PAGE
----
November 10

Honey product guide launched


Ethical Consumer and Friends of the Earth today urge consumers to put the plight of the beleaguered honey bee on their shopping list by choosing ethically produced honey.

In its latest product guide to honey, Ethical Consumer recommends that shoppers only buy honey from small-scale, local honey producers in the UK and organic and Fairtrade honey from the Fairtrade co-op, Equal Exchange.

Ethical Consumer co-editor Tim Hunt said:

“The main finding from our honey product guide is that consumers can have a positive impact on honey bee welfare through the brand of honey they buy. For the first time, shoppers can now make an informed choice about which honey brand to buy.”

“Consumers who buy these more ethical honeys are supporting production methods that have a direct positive impact on honey bee welfare and the wider environment both overseas and here in the UK.”

Europe’s pollinators are now facing a well-publicised crisis with up to 35% of honey bee colonies having been lost since 1985. In the UK we have 267 bee species including honeybees and they all perform a vital role in keeping our parks blooming and putting food on our plates. Many crops would be off the menu without cross pollination by a diverse range of bee species. This decimation of pollinators is being blamed on a lethal combination of habitat loss and the widespread use of controversial insecticides.

Paul de Zylva, Nature Campaigner at Friends of the Earth said:

“Our Bee Cause campaign has shown that there is huge public concern for bees and this has prompted some long overdue action from the Government in the form of its National Pollinator Strategy. While this strategy still has some way to go in supporting farmers to cut pesticide use and improve how land is used, we have seen people across the UK do what they can to help bees by planting the right kind of plants and stopping using pesticides in their gardens. The Honey Guide gives people further power to help save bees by choosing the most ethical honeys that support bees and their environment.”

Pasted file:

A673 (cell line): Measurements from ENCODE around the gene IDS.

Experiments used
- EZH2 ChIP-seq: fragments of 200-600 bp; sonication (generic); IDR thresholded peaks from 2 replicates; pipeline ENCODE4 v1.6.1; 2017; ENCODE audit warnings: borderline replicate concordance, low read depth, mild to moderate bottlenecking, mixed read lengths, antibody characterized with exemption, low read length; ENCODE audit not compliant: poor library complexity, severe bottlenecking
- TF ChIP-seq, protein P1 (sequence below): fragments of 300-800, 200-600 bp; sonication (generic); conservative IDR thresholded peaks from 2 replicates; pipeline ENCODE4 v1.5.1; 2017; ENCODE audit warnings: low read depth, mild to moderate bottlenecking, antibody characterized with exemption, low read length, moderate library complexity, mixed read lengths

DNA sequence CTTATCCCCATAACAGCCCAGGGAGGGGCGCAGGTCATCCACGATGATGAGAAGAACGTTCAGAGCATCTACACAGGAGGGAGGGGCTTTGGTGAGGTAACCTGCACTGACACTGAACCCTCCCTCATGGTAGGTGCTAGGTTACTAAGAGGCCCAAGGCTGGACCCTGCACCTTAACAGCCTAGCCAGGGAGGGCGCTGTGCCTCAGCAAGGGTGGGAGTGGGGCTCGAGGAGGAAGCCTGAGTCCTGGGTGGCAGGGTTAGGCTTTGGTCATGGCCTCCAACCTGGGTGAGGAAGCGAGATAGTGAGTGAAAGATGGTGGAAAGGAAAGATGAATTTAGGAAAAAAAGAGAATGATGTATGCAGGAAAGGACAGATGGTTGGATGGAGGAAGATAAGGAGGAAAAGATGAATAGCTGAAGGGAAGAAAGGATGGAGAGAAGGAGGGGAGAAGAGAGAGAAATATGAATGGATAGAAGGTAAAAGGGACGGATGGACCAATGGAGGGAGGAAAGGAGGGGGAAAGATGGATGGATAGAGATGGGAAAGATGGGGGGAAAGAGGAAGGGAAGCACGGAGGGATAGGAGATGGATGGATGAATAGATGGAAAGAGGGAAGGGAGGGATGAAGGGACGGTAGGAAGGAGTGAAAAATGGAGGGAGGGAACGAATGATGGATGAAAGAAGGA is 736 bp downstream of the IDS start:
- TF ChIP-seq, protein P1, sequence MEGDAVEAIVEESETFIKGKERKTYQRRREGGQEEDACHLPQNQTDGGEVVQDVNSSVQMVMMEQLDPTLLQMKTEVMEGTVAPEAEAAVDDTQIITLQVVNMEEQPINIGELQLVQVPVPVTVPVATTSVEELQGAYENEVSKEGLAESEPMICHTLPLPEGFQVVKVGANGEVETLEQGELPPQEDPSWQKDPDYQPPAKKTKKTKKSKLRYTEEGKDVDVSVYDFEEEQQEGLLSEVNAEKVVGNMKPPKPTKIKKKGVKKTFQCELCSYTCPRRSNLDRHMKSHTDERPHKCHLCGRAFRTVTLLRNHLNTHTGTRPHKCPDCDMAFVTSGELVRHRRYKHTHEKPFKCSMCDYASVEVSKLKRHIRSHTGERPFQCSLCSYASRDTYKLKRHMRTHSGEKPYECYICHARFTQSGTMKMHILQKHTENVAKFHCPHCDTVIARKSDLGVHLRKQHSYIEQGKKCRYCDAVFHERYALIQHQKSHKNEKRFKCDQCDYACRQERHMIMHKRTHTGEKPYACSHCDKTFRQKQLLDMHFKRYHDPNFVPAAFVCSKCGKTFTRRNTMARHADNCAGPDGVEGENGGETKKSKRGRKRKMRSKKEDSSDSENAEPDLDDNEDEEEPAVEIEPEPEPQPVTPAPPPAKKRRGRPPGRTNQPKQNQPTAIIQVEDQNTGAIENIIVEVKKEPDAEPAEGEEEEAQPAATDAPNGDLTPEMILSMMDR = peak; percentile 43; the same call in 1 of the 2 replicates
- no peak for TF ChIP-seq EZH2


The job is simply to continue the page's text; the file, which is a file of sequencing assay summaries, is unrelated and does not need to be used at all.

The top scoring honey brand in the survey is Equal Exchange which is both Fairtrade and organic.

The bottom scoring honey brands in the survey include ASDA, Tesco and Sainsbury.

Ethical Consumer’s product guide to honey reveals that most commercially produced honey is reliant on treating honey bees akin to domesticated farmed animals resulting in them being overworked and exploited.

Friends of the Earth’s Bee Cause campaign has other actions that people can take to help bees and other pollinators. People can:

-    Create a ‘Bee & Bee’ – sign up for a free guide to creating a space to provide food, water and shelter for bees
–    Apply for a ‘Bee Saver Kit’ – donate to receive wildflower seeds to create a bee friendly habitat, a bee guide, a garden planner and more
–    Establish a ‘Bee World’  – Friends of the Earth will provide all the info you need to create a haven for bees in your community


Notes to editors

1. The Ethical Consumer product guide to honey can be seen here.

2. Friends of the Earth has led the campaign to save British bees and other pollinators since launching its Bee Cause campaign in April 2012, which convinced the Government to introduce a national Bee Action Plan (National Pollinator Strategy) by building a coalition of more than 200 MPs, businesses such as B&Q and the Co-operative, the Women’s Institute and over 70,000 individuals. More details here.

3. The National Pollinator Strategy (NPS) was published on Tuesday 4 November, more details here. And Friends of the Earth’s reaction here.

4. More information on how to:
–    Create a ‘Bee & Bee’
–    Apply for a ‘Bee Saver Kit’
–    Establish a ‘Bee World’
–    Make your garden more bee-friendly with B&Q’s tips for planting

5. Launched in 1989 Ethical Consumer is the UK’s leading ethical and environmental magazine. In each issue Ethical Consumer examines the ethical and environmental record of the companies behind everyday products and services from bread to banks. For more information visit the Ethical Consumer website.

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